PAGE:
Have you ever been sitting in a kirtan* when the kirtan leader says, “Now, from the heart!”? And you wonder, “how do I find the place of my heart?”
Of course, there’s the physical heart, with its ventricles and atria and valves and all. And research does show that even the physical actions of the heart are affected by grief, joy, “heartbreak” etc.
And then there’s the emotional heart, when we fall in love, or out of love… Thinking, feeling and willing are the actions of the emotional heart/mind, each one engaging us more powerfully than the previous one.
But what about the heart of my heart? The deepest place inside of me where I, the soul, the jivatma reside. The seat of my deepest love and aspirations. And where the Soul of my soul, the Supersoul, also resides, guiding me over innumerable lifetimes… if I will only hear.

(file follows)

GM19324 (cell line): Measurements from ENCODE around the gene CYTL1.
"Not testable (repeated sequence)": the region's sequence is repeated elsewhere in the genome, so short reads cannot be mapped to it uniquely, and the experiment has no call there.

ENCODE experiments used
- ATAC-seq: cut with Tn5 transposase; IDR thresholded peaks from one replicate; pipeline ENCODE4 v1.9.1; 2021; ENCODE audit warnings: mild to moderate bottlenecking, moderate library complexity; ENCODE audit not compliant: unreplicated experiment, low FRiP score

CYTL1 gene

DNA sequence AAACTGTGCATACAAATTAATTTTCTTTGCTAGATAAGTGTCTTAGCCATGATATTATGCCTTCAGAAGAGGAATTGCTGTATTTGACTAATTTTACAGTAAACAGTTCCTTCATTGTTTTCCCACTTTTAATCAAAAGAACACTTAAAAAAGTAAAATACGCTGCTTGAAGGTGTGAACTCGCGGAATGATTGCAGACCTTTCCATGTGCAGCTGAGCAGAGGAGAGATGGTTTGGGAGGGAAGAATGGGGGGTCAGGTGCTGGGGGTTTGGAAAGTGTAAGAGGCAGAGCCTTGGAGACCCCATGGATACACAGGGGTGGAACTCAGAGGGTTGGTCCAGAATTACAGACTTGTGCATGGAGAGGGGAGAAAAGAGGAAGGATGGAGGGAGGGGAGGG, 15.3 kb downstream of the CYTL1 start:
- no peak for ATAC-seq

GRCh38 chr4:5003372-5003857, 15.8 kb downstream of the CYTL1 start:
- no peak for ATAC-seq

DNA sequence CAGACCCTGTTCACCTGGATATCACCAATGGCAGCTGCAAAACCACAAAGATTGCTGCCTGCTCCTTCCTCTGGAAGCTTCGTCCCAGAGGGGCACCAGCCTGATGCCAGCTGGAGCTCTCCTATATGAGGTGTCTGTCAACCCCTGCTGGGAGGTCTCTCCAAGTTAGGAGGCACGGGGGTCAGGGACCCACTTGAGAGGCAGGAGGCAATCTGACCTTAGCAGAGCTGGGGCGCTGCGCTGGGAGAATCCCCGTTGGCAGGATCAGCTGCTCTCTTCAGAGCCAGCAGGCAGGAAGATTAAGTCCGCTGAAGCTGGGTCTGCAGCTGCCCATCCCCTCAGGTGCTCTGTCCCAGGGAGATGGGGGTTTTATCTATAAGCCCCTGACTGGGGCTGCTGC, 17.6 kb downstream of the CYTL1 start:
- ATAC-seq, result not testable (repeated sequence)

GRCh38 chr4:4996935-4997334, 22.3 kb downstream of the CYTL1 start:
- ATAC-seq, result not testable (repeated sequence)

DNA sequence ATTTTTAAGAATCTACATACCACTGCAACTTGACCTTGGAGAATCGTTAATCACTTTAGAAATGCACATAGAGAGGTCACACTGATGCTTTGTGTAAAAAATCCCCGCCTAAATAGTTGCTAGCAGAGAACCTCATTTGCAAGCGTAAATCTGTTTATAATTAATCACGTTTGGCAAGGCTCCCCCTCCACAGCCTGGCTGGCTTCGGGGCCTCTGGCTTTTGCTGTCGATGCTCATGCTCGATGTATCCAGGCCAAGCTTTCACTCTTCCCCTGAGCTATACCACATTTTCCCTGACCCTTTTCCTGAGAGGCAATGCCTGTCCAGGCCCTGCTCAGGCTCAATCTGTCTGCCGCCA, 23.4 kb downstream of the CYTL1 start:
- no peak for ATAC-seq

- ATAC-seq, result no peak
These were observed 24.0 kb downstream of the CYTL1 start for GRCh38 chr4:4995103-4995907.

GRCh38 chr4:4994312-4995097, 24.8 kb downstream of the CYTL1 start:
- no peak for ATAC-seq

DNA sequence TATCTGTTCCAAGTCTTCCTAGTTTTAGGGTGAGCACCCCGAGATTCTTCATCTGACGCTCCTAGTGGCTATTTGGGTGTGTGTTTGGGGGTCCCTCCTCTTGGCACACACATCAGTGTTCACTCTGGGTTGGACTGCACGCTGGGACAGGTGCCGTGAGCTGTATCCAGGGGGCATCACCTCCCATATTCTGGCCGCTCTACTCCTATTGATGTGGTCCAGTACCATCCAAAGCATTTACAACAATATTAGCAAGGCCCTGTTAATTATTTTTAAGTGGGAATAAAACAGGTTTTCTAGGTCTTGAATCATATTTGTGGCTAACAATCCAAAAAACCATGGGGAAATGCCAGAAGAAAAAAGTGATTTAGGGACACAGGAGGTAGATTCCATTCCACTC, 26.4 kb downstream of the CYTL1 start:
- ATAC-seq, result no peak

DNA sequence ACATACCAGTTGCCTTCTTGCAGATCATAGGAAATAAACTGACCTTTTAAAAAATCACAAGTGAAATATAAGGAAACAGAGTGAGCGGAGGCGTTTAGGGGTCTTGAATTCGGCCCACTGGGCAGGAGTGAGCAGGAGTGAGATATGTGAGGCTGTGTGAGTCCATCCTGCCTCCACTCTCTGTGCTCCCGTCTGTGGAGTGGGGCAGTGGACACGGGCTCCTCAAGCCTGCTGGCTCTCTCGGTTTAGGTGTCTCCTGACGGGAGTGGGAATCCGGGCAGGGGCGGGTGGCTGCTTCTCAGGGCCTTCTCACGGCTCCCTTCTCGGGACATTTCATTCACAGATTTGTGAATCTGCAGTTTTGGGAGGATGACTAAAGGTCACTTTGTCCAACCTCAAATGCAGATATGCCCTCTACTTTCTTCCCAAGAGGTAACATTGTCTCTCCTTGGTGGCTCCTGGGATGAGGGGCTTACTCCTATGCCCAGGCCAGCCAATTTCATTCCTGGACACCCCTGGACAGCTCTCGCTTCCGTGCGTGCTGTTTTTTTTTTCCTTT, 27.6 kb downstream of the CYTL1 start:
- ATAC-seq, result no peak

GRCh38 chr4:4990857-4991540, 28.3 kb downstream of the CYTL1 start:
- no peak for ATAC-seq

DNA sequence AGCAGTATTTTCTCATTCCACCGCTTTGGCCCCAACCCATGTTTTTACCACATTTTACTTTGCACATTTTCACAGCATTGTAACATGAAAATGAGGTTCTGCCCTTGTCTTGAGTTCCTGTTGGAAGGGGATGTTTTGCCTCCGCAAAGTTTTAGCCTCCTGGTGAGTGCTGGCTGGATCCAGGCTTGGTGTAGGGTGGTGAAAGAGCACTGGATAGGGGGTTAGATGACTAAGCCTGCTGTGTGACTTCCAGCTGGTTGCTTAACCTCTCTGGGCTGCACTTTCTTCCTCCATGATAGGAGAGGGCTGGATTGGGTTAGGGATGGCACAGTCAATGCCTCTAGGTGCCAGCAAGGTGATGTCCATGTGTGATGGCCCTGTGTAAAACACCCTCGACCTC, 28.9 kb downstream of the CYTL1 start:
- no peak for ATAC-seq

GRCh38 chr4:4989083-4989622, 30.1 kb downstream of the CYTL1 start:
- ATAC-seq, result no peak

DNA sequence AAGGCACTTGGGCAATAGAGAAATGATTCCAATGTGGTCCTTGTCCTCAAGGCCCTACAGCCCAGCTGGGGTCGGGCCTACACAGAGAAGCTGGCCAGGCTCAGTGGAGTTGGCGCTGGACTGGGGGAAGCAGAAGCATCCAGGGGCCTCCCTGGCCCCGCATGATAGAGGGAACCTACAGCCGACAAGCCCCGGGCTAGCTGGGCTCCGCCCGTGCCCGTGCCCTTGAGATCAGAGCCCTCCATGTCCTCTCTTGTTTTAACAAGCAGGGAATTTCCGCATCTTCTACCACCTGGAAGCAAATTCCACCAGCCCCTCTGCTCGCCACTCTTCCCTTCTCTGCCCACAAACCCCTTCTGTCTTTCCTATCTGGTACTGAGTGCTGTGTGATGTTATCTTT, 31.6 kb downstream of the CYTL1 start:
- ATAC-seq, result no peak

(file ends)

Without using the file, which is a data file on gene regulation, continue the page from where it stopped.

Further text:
I heard a story from a friend, a Buddhist teacher, about one of her colleagues. He, also a Buddhist teacher, was assisting one of his students who was dying of a very painful stomach cancer. The teacher was coaching his dying student to go to the place of mindfulness. After some time, the student told his teacher that the mindfulness wasn’t working. His teacher replied, “Then you must go to the place of the heart, you must go to the place of heartfulness.”
We hear so much about mindfulness, and most of us have benefited from it’s gifts. But the interior journey has many layers. In the external world, so many extreme terrains have been trekked and explored; the highest mountains have been climbed; the mysteries of deep seas have been uncovered. But that place of the heart of our hearts remains the deepest unknown place of mystery and unexplored treasures.
How can I pursue this inward bound journey? By the sincere cry of my heart, and by begging for grace from beyond my own strength to uncover these deep secrets that are within me.
*Kirtan: the call and response singing of sacred names of the divine. Meant to uncover our eternal forgotten connection to our Source, the Supreme Beloved Person, known by many names, such as Krishna, Govinda, Ram, in the Bhakti tradition, or Allah, Jehovah, and others around the world.